Here's a story. Once upon, a time we subsisted in small roving bands and all lived in a kind of anarchy. Either that was a good thing (Rousseau) or a very unpleasant one (Hobbes). And then, with an agricultural revolution, came a change. More settled people and, later, more people still in cities, meant governments, laws, and money. Hierarchies were sadly (Rousseau) or blessedly (Hobbes) inevitable. 

The right and the left tend to fall into one or other of these camps. If they disagree about the desirability of the outcome, though, they usually just accept the progression as an iron law.

In The Dawn of Everything, David Graeber and David Wengrow challenge this consensus at its root. They suggest that there is nothing inevitable or even historically accurate about this fall from equality and that only a selective view of history provides evidence for it as a fixed process.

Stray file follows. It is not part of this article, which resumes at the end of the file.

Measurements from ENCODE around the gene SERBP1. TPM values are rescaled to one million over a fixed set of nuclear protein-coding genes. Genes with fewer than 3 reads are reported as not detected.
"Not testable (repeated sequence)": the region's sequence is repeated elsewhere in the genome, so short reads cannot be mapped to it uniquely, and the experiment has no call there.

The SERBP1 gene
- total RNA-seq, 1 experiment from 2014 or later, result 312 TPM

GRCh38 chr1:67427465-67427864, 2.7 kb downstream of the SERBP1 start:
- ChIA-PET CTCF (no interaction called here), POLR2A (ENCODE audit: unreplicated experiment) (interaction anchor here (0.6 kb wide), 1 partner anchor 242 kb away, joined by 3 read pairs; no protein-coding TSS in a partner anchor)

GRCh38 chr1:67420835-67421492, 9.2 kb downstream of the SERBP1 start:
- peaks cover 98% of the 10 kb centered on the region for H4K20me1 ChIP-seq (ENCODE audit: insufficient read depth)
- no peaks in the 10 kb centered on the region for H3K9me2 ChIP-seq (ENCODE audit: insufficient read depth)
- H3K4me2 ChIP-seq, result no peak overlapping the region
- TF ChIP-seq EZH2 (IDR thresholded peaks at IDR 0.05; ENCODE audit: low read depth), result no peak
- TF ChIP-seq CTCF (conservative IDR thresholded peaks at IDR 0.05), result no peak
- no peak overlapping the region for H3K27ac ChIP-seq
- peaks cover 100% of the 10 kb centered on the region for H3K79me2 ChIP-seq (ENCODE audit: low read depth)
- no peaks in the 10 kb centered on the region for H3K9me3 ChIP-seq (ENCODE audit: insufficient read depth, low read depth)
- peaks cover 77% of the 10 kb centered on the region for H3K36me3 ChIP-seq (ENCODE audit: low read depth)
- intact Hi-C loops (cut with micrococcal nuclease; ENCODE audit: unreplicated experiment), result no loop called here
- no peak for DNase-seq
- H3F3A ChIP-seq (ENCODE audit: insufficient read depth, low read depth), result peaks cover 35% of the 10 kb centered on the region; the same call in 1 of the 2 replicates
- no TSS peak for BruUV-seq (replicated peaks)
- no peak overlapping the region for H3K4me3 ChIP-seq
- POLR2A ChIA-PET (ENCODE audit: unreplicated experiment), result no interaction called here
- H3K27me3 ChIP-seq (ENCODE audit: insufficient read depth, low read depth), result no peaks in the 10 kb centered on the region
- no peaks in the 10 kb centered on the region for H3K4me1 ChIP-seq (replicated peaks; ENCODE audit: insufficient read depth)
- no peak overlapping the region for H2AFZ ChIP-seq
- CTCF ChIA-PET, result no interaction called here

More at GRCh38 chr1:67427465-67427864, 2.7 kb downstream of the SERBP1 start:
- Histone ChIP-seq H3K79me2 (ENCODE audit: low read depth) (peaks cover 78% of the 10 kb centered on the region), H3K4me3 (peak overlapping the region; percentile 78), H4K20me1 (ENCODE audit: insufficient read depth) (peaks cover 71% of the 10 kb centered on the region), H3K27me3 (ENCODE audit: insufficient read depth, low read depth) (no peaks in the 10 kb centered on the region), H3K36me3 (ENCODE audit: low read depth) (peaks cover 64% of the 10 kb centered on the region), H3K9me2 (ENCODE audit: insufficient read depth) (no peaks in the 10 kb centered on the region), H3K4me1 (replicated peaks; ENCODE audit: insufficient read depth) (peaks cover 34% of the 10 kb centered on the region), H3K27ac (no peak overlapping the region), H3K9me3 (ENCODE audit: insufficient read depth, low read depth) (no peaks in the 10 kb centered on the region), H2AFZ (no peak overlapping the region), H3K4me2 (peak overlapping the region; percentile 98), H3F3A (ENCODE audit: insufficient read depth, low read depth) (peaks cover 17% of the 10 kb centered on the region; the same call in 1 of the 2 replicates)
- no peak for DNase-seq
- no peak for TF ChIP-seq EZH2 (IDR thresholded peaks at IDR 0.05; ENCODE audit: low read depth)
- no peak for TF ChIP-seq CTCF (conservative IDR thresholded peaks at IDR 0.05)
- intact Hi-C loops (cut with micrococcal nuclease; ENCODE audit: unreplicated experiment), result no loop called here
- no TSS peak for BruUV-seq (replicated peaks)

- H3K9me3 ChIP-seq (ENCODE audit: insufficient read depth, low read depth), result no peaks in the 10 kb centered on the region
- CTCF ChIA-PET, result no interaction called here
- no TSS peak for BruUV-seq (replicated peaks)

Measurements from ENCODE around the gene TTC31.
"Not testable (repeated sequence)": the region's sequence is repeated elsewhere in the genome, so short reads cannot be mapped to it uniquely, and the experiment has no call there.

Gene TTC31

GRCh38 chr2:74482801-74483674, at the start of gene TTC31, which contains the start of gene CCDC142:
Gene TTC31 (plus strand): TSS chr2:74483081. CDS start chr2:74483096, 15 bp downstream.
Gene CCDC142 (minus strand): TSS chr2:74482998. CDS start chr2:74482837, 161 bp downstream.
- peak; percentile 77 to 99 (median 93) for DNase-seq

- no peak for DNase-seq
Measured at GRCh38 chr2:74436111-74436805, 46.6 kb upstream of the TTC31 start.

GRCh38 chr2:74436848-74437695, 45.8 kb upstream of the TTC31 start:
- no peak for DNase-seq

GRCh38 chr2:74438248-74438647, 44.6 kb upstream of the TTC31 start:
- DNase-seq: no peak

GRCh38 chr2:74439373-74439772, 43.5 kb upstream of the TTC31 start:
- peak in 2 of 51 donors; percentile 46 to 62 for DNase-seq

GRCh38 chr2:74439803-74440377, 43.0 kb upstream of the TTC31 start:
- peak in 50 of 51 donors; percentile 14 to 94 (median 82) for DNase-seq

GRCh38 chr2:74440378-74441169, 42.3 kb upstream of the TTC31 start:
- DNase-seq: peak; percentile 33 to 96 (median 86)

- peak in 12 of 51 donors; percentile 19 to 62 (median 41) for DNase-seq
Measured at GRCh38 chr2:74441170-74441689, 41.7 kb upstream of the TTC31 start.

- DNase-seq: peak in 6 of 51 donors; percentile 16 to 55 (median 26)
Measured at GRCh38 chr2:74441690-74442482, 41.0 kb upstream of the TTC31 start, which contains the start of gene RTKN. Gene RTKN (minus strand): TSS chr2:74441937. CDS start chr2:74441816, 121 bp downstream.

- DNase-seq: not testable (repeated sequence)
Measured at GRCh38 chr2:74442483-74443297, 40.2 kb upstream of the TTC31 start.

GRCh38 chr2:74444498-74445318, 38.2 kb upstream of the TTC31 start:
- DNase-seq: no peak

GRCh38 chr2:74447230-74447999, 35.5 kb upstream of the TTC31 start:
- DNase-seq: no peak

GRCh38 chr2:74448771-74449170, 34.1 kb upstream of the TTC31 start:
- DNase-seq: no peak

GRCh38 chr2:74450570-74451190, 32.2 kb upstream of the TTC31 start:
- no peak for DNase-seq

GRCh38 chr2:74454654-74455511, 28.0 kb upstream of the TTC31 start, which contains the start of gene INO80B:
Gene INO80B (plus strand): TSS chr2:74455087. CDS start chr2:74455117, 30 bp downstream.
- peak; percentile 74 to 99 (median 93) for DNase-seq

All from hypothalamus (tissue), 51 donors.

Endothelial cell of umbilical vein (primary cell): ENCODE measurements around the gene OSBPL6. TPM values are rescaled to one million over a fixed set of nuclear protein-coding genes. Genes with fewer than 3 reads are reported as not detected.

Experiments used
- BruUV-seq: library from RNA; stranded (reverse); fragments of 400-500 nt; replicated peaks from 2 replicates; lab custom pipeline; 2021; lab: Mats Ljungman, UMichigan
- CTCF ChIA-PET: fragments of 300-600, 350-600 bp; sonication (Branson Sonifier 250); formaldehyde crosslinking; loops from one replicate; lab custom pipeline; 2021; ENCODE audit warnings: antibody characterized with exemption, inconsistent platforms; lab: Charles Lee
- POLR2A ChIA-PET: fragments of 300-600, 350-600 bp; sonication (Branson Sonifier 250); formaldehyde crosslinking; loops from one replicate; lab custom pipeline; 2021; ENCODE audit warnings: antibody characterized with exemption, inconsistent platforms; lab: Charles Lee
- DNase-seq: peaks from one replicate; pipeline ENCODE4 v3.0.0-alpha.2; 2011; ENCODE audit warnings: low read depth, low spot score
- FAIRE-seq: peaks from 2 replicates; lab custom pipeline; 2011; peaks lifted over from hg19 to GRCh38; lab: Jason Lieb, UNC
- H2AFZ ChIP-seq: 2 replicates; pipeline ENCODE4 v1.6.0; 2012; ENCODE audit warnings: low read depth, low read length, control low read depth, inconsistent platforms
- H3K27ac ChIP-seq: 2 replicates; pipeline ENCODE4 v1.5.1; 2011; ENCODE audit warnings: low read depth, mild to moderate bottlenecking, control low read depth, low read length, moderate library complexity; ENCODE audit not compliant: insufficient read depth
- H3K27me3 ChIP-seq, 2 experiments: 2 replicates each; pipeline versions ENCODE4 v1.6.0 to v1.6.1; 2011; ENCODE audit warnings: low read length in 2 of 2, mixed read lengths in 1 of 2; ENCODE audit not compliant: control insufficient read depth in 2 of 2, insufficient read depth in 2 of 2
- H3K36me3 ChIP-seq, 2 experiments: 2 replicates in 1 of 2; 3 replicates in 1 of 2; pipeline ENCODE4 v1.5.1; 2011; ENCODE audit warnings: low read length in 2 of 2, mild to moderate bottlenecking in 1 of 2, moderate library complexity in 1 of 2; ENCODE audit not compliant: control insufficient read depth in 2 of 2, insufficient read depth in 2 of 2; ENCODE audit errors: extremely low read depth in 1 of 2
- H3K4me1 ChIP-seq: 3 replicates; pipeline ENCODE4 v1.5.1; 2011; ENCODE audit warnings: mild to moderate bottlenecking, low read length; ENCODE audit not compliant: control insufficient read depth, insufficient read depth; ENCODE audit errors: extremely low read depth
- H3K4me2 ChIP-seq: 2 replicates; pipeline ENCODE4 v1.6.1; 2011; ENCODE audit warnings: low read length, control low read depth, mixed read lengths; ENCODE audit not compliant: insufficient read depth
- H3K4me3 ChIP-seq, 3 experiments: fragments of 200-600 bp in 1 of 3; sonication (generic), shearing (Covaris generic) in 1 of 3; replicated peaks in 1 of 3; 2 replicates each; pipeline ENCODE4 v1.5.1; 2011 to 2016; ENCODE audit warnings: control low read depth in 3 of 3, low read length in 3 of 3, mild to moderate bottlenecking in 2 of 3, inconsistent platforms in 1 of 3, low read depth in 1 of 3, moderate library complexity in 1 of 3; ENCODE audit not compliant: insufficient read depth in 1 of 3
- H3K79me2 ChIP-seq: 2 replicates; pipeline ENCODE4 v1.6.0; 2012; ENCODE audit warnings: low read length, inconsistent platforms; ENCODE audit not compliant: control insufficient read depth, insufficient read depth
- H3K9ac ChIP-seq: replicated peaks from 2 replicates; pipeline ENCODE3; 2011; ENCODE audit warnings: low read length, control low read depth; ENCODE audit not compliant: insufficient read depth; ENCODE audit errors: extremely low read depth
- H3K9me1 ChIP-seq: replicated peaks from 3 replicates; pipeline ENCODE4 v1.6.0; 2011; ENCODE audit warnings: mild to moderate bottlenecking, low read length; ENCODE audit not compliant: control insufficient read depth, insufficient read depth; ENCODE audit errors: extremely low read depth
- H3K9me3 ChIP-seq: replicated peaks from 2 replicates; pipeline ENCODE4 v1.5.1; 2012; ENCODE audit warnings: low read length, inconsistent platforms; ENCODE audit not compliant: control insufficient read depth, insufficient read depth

And if that's true, and where we find ourselves is not inevitable, then that's a new kind of freedom. Perhaps we'll get to choose where we go next.

By David Graeber, David Wengrow,

Why should I read it?

15 authors picked The Dawn of Everything as one of their favorite books, and they share why you should read it.

What is this book about?

INSTANT NEW YORK TIMES BESTSELLER

A dramatically new understanding of human history, challenging our most fundamental assumptions about social evolution—from the development of agriculture and cities to the origins of the state, democracy, and inequality—and revealing new possibilities for human emancipation.